2015 Hunting Goals

With one hunting season down, I have a better idea of the goals I’d like to accomplish this year.

1.  Get in shape!
Hiking up steep inclines made me winded pretty quickly.  After carrying my shotgun for hours, I realized how weak my arms were.  I’m hoping to increase my strength and stamina by the time fall rolls around.

2.  Shoot my first deer.
I’m really motivated to get a deer.  It was exciting watching my brother try to get one last year, but I really want do that for myself.  I want to spend as much time scouting as I can before the season starts to give it my best shot.  Which leads to my next goal…

3.  Hike and scout more.
I want to know the land better so I have a plan in place for when the season starts again.  Plus, hiking will help with my first goal to get in shape for walking on tough terrain.

4.  Go duck hunting and shoot my first duck.
My brother and I went out duck hunting last December.  No ducks were flying but I still enjoyed being out.  I’m hoping this year to be able to join him on more duck hunts and shoot my first duck.

5.  Go upland bird hunting and shoot a bird.
My first ever hunting experience was with a friend as we went out quail hunting.  It was a lot of fun, but the only quail we saw were on the road in areas we couldn’t hunt.  I’m hoping to go back out with him and finally get myself a bird!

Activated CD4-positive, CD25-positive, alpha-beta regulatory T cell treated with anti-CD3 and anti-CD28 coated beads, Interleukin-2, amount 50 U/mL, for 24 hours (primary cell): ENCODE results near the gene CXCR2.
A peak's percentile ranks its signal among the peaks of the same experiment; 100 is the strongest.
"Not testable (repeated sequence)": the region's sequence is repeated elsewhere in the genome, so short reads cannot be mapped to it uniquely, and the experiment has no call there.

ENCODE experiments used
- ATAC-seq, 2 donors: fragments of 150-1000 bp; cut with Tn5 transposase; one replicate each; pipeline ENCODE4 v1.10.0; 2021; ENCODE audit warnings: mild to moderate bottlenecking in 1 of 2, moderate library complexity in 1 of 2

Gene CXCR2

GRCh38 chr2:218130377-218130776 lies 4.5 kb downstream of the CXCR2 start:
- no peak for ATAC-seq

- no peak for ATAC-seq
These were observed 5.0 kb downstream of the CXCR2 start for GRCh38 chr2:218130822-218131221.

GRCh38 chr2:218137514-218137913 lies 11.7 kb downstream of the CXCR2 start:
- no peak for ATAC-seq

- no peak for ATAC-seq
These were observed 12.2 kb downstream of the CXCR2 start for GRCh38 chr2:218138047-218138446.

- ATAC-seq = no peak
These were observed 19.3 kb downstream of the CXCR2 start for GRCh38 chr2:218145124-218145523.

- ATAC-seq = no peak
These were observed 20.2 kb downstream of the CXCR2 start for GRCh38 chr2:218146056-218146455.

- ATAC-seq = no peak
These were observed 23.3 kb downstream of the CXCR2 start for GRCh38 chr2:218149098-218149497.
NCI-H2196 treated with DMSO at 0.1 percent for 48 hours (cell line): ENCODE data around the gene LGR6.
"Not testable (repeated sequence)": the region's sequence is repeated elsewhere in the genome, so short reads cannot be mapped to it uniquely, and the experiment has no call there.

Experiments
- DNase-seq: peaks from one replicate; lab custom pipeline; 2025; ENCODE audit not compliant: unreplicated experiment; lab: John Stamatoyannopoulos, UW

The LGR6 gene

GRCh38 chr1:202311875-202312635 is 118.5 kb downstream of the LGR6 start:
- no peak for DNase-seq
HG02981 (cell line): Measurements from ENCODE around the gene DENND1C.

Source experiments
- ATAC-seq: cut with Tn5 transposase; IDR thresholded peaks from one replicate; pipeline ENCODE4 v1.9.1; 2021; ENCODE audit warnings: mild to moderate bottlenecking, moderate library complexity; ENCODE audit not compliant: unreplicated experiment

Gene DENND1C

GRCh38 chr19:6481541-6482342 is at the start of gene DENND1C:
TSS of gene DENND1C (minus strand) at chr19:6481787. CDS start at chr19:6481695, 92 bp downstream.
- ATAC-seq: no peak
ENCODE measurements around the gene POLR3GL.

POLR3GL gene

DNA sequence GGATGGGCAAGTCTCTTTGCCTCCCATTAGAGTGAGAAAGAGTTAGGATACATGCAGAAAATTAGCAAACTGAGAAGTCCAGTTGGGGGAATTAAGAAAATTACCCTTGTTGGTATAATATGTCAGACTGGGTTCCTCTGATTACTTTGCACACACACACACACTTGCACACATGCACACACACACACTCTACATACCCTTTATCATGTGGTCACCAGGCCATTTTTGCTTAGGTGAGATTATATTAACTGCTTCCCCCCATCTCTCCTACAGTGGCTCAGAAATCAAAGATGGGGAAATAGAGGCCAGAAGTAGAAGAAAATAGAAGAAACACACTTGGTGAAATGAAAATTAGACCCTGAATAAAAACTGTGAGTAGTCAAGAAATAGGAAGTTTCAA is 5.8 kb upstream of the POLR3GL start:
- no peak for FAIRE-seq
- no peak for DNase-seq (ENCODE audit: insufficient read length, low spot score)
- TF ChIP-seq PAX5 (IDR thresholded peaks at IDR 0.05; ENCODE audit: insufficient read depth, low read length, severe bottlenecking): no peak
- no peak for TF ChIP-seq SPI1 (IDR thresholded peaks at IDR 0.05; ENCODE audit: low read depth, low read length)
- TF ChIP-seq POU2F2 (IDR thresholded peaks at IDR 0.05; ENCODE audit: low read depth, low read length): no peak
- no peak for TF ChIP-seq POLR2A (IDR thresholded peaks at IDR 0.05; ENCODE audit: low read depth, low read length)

6.  Go fishing more.
I don’t really care what I go fish for, I just want to spend more time out on the water relaxing and enjoying fishing.

7.  Cook game recipes.
I want to learn some great recipes to make delicious meals with the game I’m able to harvest this year.

Last year, I barely got my feet wet with hunting.  This year, I’m ready to dive in and reach these goals!  I’m excited to look back at the end of 2015 to see everything I accomplished.

Why I Hunt

It’s a question I am frequently asked by friends who have known me for years—“Why are you hunting?”  I understand why they ask.  Growing up, I never showed much interest in hunting.  My dad and brother have hunted since I was little, but I never wanted to join.  As a teenager, I joked the only shooting I’d do would be with a camera.  Part of me felt that the week spent hunting was guy time, which left me to have girl time with my mom.

When I reached my mid-twenties, I realized just how much I enjoyed being outdoors.  I started dating a guy who was passionate about hunting and I began to look at it differently.  I liked the idea of hunting as a way to provide food for my family one day.  Hunting seemed like a way I could combine my love of hiking and the outdoors.  And to be honest, I’m a competitive person, I liked the idea of the hunt.  I decided to take the hunter safety course to see if hunting was really for me.  In that class, I learned more about conservation and the role hunting played.  Did you know the money from hunting tags and higher taxes on guns/ammunition went toward conservation efforts?  I sure didn’t.  Knowing those facts made me feel even better about hunting.